Big chip cameras are good. Bigger sensors mean bigger pixels for the same resolution. Bigger pixels also produce better sensitivity and dynamic range with less noise. This satisfies demands for sheer quality, but it creates a problem: filling big silicon with pictures demands lenses which are bulky, heavy and expensive. For this reason, there's long been an undercurrent of interest in shooting smaller, cropped areas of modern sensors. This relates directly to the idea of the 16mm documentary camera of decades past, where the smaller film frame was easier to fill with sharp images from a fast, compact, lightweight, affordable lens. Meanwhile, one of the side-effects of modern 4K cameras is the ability to create an excellent HD frame from an area of the sensor that's similar in size to a 16mm film frame or 2/3" video sensor, providing the choice of either big or small sensor shooting in a single camera.
Big chip doc zoom...
Operating the Ursa Mini 4.6K with a Canon HJ11x4.7B lens.
With only a small battery, it is rather front heavy - add more accessories.
If we really must have big chip documentary glass, options exist, but there are caveats. Fujinon's ZK4.7x19 19-90mm zoom, as well as the CN7x17 17-119mm from Canon, remain the gold standard for those with a budget reaching up into the tens of thousands. Price aside, though, there are circumstances where they don't work; both are big, heavy lenses by documentary standards, refusing to sacrifice imaging performance or minimum f-stop for small size and light weight. Moving down a price band, we find Zeiss's impressively compact LWZ.3, covering 21-100mm at a slightly variable f/2.9 to 3.9. It's extremely useful and available in a wide range of mount options, but it's still over £10,000.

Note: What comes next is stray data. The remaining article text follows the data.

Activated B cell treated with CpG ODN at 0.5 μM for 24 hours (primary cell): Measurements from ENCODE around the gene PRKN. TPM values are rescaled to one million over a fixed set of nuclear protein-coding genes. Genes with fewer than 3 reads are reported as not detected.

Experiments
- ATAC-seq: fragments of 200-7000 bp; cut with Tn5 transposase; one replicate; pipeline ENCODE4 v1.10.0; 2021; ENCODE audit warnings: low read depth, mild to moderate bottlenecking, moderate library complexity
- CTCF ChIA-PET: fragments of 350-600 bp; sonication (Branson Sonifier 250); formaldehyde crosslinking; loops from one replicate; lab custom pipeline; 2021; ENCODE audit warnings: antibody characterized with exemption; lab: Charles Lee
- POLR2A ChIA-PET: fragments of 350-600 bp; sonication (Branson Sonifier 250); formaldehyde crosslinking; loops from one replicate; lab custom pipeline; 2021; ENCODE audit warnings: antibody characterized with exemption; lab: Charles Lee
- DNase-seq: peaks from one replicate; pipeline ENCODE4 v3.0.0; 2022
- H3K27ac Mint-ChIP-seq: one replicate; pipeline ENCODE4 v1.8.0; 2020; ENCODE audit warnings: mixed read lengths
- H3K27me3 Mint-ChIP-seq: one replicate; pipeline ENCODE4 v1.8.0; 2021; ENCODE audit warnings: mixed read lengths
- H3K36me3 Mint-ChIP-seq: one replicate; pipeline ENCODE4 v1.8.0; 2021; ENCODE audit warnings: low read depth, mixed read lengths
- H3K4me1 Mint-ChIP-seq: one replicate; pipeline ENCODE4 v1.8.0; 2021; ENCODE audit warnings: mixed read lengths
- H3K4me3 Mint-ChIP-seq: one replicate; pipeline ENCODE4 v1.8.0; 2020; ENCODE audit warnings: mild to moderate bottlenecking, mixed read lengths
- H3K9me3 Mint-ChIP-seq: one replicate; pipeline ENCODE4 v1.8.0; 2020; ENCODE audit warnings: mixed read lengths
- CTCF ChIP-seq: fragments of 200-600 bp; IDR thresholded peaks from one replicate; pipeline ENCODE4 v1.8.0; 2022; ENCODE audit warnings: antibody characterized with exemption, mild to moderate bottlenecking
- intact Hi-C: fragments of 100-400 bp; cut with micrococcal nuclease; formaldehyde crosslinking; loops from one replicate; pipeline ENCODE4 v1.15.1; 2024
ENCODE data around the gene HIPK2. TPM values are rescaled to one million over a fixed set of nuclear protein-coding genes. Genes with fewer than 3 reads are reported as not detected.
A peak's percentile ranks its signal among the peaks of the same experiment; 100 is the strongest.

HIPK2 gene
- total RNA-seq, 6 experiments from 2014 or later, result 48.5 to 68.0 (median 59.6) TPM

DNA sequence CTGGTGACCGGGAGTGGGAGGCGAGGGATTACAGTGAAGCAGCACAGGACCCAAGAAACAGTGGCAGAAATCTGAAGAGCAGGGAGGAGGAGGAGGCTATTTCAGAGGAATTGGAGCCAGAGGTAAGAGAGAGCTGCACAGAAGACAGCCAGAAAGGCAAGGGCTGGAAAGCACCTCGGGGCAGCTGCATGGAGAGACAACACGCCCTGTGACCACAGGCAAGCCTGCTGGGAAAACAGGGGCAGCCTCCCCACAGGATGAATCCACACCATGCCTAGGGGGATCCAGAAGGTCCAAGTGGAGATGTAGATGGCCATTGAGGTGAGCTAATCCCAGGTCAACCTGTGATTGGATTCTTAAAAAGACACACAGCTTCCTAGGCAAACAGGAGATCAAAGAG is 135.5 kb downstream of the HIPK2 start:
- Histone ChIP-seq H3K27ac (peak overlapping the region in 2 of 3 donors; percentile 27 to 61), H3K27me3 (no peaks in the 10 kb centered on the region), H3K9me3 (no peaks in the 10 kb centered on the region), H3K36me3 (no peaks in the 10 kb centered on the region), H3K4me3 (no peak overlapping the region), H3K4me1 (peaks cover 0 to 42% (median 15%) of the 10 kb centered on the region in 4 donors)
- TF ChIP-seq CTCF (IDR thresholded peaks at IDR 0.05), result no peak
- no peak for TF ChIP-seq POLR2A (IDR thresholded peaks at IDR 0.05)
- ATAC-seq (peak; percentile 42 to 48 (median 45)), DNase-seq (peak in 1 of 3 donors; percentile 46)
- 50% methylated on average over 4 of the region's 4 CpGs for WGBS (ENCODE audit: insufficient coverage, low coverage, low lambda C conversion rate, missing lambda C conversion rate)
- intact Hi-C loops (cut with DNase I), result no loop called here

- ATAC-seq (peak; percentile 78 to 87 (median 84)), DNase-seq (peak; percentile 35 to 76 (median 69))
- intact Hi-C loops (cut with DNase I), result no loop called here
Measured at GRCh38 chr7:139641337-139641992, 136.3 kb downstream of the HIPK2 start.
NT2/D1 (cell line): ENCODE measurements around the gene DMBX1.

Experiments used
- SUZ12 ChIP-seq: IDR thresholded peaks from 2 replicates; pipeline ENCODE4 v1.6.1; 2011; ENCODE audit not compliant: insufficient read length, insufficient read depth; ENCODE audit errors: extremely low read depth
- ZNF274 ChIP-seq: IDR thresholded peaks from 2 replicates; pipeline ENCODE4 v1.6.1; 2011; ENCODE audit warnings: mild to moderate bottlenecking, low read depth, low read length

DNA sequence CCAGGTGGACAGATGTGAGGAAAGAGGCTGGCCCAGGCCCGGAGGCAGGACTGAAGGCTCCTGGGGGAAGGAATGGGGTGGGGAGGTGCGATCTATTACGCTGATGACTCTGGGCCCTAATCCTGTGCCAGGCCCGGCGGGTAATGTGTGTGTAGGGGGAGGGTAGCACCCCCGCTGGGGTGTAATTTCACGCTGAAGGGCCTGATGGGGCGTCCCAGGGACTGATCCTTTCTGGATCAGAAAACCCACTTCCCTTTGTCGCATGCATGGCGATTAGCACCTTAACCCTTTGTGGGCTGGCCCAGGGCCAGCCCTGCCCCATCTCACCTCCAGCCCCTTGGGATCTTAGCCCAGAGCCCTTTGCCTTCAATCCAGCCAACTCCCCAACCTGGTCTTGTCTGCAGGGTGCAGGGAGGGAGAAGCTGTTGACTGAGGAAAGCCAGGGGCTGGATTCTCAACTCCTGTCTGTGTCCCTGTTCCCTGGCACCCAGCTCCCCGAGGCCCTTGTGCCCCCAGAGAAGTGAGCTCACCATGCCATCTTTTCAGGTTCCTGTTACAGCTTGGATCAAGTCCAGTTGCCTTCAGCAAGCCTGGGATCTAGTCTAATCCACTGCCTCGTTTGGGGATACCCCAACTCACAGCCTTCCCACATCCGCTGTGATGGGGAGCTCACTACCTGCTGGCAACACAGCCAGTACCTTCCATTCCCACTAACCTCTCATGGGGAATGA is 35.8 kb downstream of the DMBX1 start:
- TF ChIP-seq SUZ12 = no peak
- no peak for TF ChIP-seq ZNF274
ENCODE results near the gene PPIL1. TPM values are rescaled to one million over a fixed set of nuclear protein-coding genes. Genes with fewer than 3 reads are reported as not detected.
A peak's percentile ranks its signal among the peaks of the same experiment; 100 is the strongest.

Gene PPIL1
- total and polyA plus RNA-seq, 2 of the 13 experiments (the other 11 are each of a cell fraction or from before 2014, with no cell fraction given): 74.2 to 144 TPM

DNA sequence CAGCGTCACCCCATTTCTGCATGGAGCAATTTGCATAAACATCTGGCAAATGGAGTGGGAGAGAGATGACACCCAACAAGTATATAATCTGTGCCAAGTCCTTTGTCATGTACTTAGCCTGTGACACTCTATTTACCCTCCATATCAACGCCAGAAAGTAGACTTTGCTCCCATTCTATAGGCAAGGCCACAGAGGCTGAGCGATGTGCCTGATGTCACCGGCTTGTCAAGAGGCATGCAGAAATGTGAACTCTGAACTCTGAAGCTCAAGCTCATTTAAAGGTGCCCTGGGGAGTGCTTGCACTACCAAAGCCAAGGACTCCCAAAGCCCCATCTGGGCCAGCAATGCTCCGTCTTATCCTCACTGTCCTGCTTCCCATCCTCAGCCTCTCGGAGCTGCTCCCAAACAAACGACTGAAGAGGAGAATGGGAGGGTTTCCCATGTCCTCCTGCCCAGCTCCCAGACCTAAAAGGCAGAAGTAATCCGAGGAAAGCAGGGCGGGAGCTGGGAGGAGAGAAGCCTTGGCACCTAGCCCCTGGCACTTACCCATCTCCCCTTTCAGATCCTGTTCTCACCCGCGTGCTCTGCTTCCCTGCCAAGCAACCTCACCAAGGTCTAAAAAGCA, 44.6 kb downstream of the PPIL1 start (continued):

The optical parts inside the adaptor expand the image only slightly,
but also correct for the fact that the lens expects a three-chip camera.
Canon's 18-80mm EF-mount zoom is a wonderful and beautifully-made thing and, at £4700, it's a fairly affordable route to a handheld zoom on a C300 or Ursa Mini. The T4.4 minimum aperture is sometimes criticised, although that's ungenerous given the size and weight. The problem is that 18mm is not that wide and 80mm is not that long. They're reasonable numbers for the size and cost, but this specification may frustrate people used to ENG zooms, such as the seminal Canon HJ11x4.7B, which will cover 4.7 to 104mm. This involves the extender and a commensurate increase in effective f-stop, but the minimum aperture is marked as f/1.9, so it's still very usable.
A bridge support reinforces the EF mount against overstress.
Adaptors for mounting B4 newsgathering lenses on big-chip cameras have problems of their own, of course. A 2/3" chip is about 8.8 by 6.6mm, whereas the Super-35mm frame is (theoretically) 24.89 by 18.66. The amount of expansion required creates a significant stop loss, which may cause enough optical aberration to make 4K shooting possible in name only. A far better engineering solution is to use a smaller area of the sensor – that's what MTF Services' upcoming B4-to-EF adaptor allows. The adaptor, of which we enjoyed a sneak preview, expands the 2/3" coverage of a B4 lens very slightly and corrects for design aspects of B4 lenses which are intended to work only with three-chip colour splitter blocks, which would otherwise cause softness at low f-numbers.
Ursa Mini 4.6K as a doc camera